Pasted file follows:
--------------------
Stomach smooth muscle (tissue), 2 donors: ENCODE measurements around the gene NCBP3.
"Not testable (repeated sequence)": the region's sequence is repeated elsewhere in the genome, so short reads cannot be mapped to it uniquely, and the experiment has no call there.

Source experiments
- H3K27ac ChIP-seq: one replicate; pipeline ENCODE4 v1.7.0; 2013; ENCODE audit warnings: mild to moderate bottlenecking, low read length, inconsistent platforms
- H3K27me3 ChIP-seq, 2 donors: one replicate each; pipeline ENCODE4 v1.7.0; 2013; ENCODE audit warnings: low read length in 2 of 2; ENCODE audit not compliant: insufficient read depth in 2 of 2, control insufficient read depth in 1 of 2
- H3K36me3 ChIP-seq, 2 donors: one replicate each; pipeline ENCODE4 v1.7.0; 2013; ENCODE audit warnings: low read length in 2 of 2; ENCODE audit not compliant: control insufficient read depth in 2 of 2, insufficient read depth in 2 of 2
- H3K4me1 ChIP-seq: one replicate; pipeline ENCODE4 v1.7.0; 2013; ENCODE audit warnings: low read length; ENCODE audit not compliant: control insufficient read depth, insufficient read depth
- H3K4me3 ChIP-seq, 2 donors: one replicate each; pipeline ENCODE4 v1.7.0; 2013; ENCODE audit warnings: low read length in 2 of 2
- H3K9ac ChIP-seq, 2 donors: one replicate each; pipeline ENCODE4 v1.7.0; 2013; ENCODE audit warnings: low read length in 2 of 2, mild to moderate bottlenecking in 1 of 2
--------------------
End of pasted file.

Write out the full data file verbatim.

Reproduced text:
Stomach smooth muscle (tissue), 2 donors: ENCODE measurements around the gene NCBP3.
"Not testable (repeated sequence)": the region's sequence is repeated elsewhere in the genome, so short reads cannot be mapped to it uniquely, and the experiment has no call there.

Source experiments
- H3K27ac ChIP-seq: one replicate; pipeline ENCODE4 v1.7.0; 2013; ENCODE audit warnings: mild to moderate bottlenecking, low read length, inconsistent platforms
- H3K27me3 ChIP-seq, 2 donors: one replicate each; pipeline ENCODE4 v1.7.0; 2013; ENCODE audit warnings: low read length in 2 of 2; ENCODE audit not compliant: insufficient read depth in 2 of 2, control insufficient read depth in 1 of 2
- H3K36me3 ChIP-seq, 2 donors: one replicate each; pipeline ENCODE4 v1.7.0; 2013; ENCODE audit warnings: low read length in 2 of 2; ENCODE audit not compliant: control insufficient read depth in 2 of 2, insufficient read depth in 2 of 2
- H3K4me1 ChIP-seq: one replicate; pipeline ENCODE4 v1.7.0; 2013; ENCODE audit warnings: low read length; ENCODE audit not compliant: control insufficient read depth, insufficient read depth
- H3K4me3 ChIP-seq, 2 donors: one replicate each; pipeline ENCODE4 v1.7.0; 2013; ENCODE audit warnings: low read length in 2 of 2
- H3K9ac ChIP-seq, 2 donors: one replicate each; pipeline ENCODE4 v1.7.0; 2013; ENCODE audit warnings: low read length in 2 of 2, mild to moderate bottlenecking in 1 of 2